GREEN BAY, Wis. – The Green Bay Packers hoped the running back duo of Aaron Jones and AJ Dillon would help offset the loss of Davante Adams. That wasn’t the case, though that really wasn’t the fault of the Packers’ excellent one-two punch in the backfield.
Jones and Dillon combined for 2,492 yards of total offense – 1,516 by Jones and 976 by Dillon. That was up a bit from last year’s total of 2,328 yards.
With that as a backdrop, here is Part 2 of our annual series of player grades as viewed through the lens of the salary cap. All cap figures are from OverTheCap.com. Analytical stats are from Pro Football Focus and Sports Info Solutions.
Aaron Jones ($5.95 million; ninth among running backs)
Aaron Jones had a tremendous season by anyone’s standards and especially his own. Jones ranks seventh in NFL history in yards per carry. He’s ahead of the likes of Gale Sayers and Barry Sanders. So, Jones has set the bar high and he mostly met the challenge.
He wasn’t great in 2021, when he rushed for 799 yards (4.7 average) and four touchdowns and added 52 receptions for 391 yards (7.5 average) and six touchdowns in 15 games. It was a troublesome downturn in production. Or so it seemed. In 2020, he averaged 5.5 yards per rush and 5.9 yards per touch and had a 10-yard run rate of 12.7 percent. Playing under a new contract in 2021, he averaged 4.7 yards per rush and 5.3 yards per touch and had a 10-yard run rate of 9.3 percent.
Jones, however, was tremendous in 2022 with career highs of 1,121 rushing yards and 59 receptions. His averages surged to 5.3 yards per carry and 5.6 yards per touch, and his 10-yard run rate soared to 14.5 percent. He played all 17 games, a nod to his toughness.
This season, 38 running backs had at least 120 carries. Despite not being a big guy, he ranked 11th with 3.20 yards after contact per attempt. So elusive and so surprisingly powerful, only the Raiders’ Josh Jacobs beat Jones’ missed-tackle rate of 22.1 percent.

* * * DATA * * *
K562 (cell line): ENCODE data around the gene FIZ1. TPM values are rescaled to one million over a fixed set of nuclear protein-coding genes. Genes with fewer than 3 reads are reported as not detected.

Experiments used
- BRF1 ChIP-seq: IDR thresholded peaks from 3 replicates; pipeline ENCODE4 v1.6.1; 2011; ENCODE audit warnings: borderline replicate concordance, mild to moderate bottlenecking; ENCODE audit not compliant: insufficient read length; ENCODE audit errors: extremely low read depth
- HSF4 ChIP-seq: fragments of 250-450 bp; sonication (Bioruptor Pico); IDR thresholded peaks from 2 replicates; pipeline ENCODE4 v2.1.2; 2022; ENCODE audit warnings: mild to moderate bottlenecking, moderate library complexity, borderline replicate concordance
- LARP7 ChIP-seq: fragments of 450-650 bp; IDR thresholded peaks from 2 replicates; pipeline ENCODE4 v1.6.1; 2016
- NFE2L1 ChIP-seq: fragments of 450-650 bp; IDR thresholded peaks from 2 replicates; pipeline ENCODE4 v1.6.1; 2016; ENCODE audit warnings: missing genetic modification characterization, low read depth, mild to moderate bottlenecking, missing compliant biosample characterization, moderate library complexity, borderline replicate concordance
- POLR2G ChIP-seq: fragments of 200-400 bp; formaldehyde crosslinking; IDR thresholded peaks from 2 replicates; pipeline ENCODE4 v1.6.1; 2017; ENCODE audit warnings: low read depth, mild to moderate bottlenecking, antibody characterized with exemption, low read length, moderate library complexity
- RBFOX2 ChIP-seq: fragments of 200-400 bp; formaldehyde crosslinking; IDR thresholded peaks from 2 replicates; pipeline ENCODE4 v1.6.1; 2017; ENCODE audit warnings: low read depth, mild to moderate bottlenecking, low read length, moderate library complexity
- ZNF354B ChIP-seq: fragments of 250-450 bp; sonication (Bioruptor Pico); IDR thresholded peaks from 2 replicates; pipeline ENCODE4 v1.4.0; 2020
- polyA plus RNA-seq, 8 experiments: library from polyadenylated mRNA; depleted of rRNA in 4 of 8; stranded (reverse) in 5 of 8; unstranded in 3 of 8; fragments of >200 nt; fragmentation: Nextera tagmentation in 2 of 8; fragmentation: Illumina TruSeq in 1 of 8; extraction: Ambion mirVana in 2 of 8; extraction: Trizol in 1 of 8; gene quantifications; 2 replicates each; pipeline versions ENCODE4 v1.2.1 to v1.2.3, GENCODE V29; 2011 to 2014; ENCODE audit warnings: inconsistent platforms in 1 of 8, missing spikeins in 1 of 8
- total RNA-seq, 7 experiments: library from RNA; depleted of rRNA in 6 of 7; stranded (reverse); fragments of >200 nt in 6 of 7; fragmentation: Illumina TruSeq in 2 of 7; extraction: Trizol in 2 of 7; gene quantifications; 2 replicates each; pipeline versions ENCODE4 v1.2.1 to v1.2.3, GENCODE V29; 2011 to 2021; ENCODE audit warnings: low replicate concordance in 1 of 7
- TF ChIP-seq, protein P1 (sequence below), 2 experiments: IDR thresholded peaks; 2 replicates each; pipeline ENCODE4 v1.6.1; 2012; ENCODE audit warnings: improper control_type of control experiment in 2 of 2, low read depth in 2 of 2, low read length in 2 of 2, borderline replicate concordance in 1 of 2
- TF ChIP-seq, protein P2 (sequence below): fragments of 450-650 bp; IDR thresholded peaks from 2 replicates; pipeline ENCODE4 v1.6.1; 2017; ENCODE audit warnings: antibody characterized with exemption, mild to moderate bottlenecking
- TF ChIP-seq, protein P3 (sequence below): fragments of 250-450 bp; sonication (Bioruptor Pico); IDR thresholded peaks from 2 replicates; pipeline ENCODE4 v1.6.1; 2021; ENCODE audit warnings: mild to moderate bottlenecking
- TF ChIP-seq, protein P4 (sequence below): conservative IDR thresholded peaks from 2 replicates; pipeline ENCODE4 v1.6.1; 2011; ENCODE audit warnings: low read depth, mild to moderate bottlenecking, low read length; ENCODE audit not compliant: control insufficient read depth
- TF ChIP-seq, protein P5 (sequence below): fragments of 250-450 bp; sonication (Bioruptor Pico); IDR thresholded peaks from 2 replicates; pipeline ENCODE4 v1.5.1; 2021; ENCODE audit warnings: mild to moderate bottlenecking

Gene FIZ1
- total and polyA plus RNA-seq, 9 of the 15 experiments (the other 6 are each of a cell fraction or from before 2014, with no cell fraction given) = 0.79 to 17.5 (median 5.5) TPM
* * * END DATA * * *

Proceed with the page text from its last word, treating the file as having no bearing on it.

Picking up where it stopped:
Football Outsiders has a metric called success rate that examines each run on a down-and-distance basis. Obviously, a 3-yard run on third-and-2 is different than a 3-yard run on second-and-12. Jones ranked 32nd last season but sixth this season.
The two black eyes on his season: Fumbles (a career-high five) and drops (an NFL-high and career-worst six).
When Jones re-signed on the eve of free agency in 2021, his four-year, $48 million contract really looked like a two-year deal. Coming off a strong season, it seems clear that Jones will see at least Season 3.
AJ Dillon ($1.44 million; 45th among running backs)
After rushing 187 times for 803 yards (4.3 average) and seven touchdowns in 2021, Dillon carried 186 times for 770 yards (4.1 average) and five touchdowns in 2022. So, pretty similar.
With three seasons under his belt, Dillon is who he is: a rough-and-tumble runner who will always leave you wanting just a bit more.
This season, 38 running backs had at least 120 carries. Dillon ranked 34th with 2.90 yards after contact and 28th with a broken tackle on 8.1 percent of his carries. For such a powerful, athletic man, wouldn’t you like to see him run through a tackle or two to get into the open field to make a defensive back have to keep him out of the end zone with more regularity?
His long run this season went for 27 yards. After touchdown runs of 20 yards vs. the Eagles and 21 yards vs. the Bears in back-to-back games, his longest run the last four games went for just 11.
However, after going 10 consecutive games without a touchdown, he scored six in the final six games. And he ranked fifth in Football Outsiders’ success rate.
He actually regressed significantly as a receiver. In 2021, 40 backs were targeted at least 35 times. Dillon ranked third in catch rate (91.9 percent), eighth in YAC per catch (9.2) and eighth in drop rate (2.9 percent; one drop) while catching 34 balls for 313 yards and two scores. In 2022, Dillon caught 28-of-39 passes for 206 yards. Of 31 backs to be targeted at least 35 times, Dillon ranked 29th in catch rate (71.8 percent), 17th in YAC per catch (7.4) and last in drop rate (15.2 percent; five drops).
Patrick Taylor ($183,333; 151st among running backs)
Between roster elevations from the practice squad and stints on the 53-man roster, Patrick Taylor played in 14 of a possible 17 games. He carried 10 times for 31 yards and caught one pass for 17. He had a key blitz pickup and the lone catch in Week 16 at Miami, then ran the ball five times for 10 yards a week later against Minnesota.
Sure, the Packers would love a more dynamic player. Maybe that will be rookie Tyler Goodson, an undrafted free agent who spent the season on the practice squad. But you could do a lot worse than Taylor, a reliable player capable of performing on first, second and third down as well as on special teams, where he had two tackles and some key blocks to spring Keisean Nixon in 122 snaps.